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Ramadan – Religious tradition or threat to performance?

This week the Ramadan is starting which is the ninth month of the Islamic lunar calendar and a time, in which Moslems are fasting.


The Ramadan is one of the five pillars of the Islam and so one of the most important Muslim practices. Because of the shorter lunar months the Ramadan shifts every year and will take place at the height of summer in the next years – from July 20 until August 19 this year. The Ramadan is celebrated differently in various confessions but the core similarity is that the fasting Moslems are not allowed to eat and drink at daytime and should use more time for prayers at night as well at on daytime. At the end of the day the fast-breaking finishes the fasting – often celebrated within the family and / or the religious community with a sip of water and a date.

With an estimated 700 million Muslim global workforce the topic of Ramadan is not only a religious one – but also important for employers and employees. As the time of fasting could be up to 20 hours a day (dawn to sunset) the waiver of drinking could be – especially with the high temperatures in summer – a problem for the security and performance of the employees at work because of dehydration. Principally the fasting does not have an impact on the performance of the employees as contemplation and a higher concentration among others are goals of the Ramadan and laziness is against the spirit of it. Furthermore there are exceptions for the fasting possible for hardworking employees (as well as for elderly or ill people, pregnant women etc.). They have to catch up on the fasting days at a different time e.g. at the weekends. Anyway, the Ramadan could have an impact on the work-life balance, as meals and prayers at night as well as additional prayers and fast-breaking at daytime change the normal daily routine.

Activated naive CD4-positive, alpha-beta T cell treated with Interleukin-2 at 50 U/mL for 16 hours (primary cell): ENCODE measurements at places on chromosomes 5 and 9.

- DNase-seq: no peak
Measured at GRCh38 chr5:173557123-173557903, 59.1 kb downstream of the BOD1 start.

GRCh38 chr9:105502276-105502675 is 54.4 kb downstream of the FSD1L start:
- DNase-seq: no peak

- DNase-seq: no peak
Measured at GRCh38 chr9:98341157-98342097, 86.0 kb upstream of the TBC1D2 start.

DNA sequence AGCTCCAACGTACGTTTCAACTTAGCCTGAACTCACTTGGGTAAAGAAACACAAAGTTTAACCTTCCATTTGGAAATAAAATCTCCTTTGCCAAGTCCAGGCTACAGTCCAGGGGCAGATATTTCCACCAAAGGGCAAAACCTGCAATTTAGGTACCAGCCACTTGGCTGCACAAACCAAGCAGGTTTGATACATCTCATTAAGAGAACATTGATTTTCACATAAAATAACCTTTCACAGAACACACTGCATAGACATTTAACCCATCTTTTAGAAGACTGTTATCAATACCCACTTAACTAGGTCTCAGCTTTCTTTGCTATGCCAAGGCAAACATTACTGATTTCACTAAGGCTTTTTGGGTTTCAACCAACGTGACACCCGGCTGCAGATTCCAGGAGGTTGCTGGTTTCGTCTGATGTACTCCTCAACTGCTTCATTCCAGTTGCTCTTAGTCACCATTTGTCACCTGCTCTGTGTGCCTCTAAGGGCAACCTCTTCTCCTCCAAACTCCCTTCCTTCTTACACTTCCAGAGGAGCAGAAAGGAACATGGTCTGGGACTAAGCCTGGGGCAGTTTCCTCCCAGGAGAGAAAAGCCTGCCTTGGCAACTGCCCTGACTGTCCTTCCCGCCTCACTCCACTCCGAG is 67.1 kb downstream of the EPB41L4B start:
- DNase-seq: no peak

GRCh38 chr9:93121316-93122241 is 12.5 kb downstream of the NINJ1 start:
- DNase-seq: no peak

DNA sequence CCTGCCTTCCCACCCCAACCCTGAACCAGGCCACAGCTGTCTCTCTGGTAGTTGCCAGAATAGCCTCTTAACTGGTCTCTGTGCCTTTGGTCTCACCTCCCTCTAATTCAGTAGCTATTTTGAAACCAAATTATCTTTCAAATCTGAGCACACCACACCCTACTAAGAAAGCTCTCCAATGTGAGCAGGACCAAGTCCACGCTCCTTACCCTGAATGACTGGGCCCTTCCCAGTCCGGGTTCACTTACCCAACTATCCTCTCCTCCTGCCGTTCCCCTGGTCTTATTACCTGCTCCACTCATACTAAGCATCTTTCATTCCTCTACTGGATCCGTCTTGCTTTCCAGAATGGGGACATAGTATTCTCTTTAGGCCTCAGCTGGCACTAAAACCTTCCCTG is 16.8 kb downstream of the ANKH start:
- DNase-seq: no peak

According to the survey “Productivity in Ramadan – Strategies for the modern Muslim work environment”, 77% of the Muslim working professional respondents point out that they try to maintain the same level of work productivity during Ramadan and they feel that work should continue uninterrupted. However, 18% think that their productivity drops during the time of fasting. Having this in mind employers and their Muslim employees should try to find out the best way of work-life balance during Ramadan to ensure a consistent high level of productivity whilst respecting the religion and tradition of all employees. Already small adjustments e.g. the possibility to skip the lunch break and to leave early, the decision to provide places where employees are able to pray, the opportunity to celebrate fast-break with other Muslim colleagues at work or the flexibility to get days off for the festival at the end of Ramadan will make a great impact for the fasting Muslim.

Most important is to be aware of the challenges fasting employees are facing and to work together with them to create an inclusive atmosphere in which the employees as well as the employers are able to reach their goals. This prevents stress, unhappiness, inconvenience and embarrassment on both sides. Not only when employing fasting Muslims it is important to be aware of this topic. Also for example as an expatriate in a Muslim country or when working together with Muslim business partners it is advisable to know and respect the important issues concerning Ramadan.

Here are some links with tips for fasting employees and their employers:

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